In Perfection, they say there's nothing new under the sun. But under the ground...

The horror/comedy film almost never works, because it requires a nearly impossible tone to nail. It's hard to be too scared if you're laughing, and it's hard to laugh if you're scared. When writers and directors do pull it off -- Gremlins 1 and 2, the Evil Dead series, the recent Slither -- it's an incredibly enjoyable genre. And to me, the shining example may just be the 1990 cult classic Tremors.

The film is about underground creatures that track their prey by sensing vibrations. It's a pretty genius idea for a horror flick, one of those perfect why-didn't-anyone-think-of-this-before concepts. Having the creatures come from below is something of a masterstroke for a low-budget film, because for large chunks of screen time the monster can be implied rather than shown.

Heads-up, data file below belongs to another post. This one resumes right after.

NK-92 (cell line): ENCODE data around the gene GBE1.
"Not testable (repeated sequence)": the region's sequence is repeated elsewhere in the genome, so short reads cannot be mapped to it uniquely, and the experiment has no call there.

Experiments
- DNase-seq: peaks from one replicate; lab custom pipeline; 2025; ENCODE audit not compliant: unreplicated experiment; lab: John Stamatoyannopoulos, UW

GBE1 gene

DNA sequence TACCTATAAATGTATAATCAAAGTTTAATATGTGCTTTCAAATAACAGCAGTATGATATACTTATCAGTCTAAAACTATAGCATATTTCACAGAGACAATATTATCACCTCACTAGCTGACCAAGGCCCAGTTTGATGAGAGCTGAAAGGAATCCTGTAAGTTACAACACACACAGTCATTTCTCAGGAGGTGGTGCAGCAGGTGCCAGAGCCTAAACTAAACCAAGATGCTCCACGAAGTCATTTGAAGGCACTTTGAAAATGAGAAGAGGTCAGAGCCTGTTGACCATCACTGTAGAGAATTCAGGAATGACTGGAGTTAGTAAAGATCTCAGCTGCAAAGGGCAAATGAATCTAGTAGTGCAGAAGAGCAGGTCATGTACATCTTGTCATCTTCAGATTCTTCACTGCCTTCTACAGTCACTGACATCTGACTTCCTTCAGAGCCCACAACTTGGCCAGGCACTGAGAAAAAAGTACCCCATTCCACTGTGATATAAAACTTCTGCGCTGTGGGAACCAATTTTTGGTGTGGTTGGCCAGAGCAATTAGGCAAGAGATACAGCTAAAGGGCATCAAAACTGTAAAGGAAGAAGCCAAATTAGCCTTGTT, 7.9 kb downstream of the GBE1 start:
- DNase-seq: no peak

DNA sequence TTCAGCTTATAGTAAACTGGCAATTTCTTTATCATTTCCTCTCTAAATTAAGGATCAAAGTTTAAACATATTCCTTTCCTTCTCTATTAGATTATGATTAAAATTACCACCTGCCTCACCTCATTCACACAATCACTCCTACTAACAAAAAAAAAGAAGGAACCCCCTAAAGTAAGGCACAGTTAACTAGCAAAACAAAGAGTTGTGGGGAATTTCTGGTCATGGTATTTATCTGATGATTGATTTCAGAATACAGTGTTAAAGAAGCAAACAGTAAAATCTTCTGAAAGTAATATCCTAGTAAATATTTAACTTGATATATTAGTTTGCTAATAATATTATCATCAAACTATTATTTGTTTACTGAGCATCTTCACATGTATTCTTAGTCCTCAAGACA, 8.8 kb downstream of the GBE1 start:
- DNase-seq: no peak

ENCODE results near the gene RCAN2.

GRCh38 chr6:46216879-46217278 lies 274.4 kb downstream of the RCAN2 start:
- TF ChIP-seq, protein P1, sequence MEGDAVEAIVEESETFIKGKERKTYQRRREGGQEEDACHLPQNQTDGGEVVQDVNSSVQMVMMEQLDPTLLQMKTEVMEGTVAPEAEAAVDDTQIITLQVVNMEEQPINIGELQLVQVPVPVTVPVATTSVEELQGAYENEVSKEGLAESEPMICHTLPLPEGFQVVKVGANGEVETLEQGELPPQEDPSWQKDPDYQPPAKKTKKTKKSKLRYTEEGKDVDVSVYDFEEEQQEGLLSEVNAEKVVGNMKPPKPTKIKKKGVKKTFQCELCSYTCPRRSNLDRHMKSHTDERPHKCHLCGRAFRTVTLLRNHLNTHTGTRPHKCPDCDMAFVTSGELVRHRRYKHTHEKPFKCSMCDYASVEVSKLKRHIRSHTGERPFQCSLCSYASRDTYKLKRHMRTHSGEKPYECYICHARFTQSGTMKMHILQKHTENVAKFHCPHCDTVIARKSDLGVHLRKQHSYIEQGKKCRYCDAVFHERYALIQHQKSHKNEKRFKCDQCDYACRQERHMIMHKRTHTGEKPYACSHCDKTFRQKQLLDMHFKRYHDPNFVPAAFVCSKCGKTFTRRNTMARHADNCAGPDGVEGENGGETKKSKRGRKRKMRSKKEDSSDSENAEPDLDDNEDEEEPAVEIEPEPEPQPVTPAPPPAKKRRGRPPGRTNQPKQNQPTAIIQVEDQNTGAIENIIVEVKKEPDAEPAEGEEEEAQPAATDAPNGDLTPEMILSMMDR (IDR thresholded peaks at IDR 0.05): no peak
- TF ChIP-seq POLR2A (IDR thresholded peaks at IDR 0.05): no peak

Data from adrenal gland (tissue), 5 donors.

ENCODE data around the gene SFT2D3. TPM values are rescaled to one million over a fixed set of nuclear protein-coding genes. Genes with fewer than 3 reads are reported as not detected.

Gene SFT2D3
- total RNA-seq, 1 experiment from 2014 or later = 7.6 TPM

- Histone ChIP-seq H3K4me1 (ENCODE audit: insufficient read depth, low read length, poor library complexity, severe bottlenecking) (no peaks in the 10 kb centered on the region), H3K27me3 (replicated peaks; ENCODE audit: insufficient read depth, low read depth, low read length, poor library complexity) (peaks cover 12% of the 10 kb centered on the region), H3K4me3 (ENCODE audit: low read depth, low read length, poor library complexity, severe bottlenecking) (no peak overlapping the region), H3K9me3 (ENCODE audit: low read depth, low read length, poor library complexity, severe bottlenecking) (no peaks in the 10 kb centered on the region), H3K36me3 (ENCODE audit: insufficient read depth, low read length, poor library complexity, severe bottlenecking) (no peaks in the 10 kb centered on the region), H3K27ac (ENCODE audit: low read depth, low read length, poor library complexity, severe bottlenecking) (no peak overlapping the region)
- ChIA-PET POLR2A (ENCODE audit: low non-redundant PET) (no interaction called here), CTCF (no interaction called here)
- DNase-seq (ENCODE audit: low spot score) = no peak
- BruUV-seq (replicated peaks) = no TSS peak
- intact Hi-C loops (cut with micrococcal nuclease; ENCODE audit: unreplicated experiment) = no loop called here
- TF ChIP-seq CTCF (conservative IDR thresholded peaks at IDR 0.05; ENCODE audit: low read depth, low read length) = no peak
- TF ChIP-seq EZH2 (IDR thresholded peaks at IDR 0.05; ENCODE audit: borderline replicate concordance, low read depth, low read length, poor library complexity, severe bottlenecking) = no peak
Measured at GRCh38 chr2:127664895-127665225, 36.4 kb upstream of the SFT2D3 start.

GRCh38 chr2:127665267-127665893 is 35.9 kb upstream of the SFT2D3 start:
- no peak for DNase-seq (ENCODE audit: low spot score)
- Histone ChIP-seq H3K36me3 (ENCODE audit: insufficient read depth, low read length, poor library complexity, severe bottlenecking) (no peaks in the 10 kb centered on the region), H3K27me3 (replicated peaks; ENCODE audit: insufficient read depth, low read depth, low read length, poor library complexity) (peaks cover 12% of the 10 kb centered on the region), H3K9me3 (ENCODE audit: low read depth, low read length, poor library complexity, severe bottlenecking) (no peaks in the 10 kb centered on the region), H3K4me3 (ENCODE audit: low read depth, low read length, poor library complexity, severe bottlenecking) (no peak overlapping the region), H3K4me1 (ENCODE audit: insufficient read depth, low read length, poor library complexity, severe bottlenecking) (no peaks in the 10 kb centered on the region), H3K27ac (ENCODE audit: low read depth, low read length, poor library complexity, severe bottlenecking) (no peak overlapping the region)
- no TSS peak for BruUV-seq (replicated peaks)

The smaller budget of Tremors pushes the filmmakers to be as creative as possible with their monsters. In addition to the awesome cinematography, which includes Sam Raimi-style camera tricks and monster POV shots, just about every creature feature trick in the book is employed, including hand puppets! There are only a couple of moments that don't quite look believable, but the shagginess is a big part of the movie's massive charm.

And the monsters, when we do see them, are really pretty sweet. There's a great documentary on the DVD where, among other things, you learn that the original creature design was scrapped because everyone thought it looked exactly like a penis. So even if the effects might not be up to today's CGI-heavy standards, you can at least be thankful you're not watching Attack of the Dicks.
categories Features, Cinematical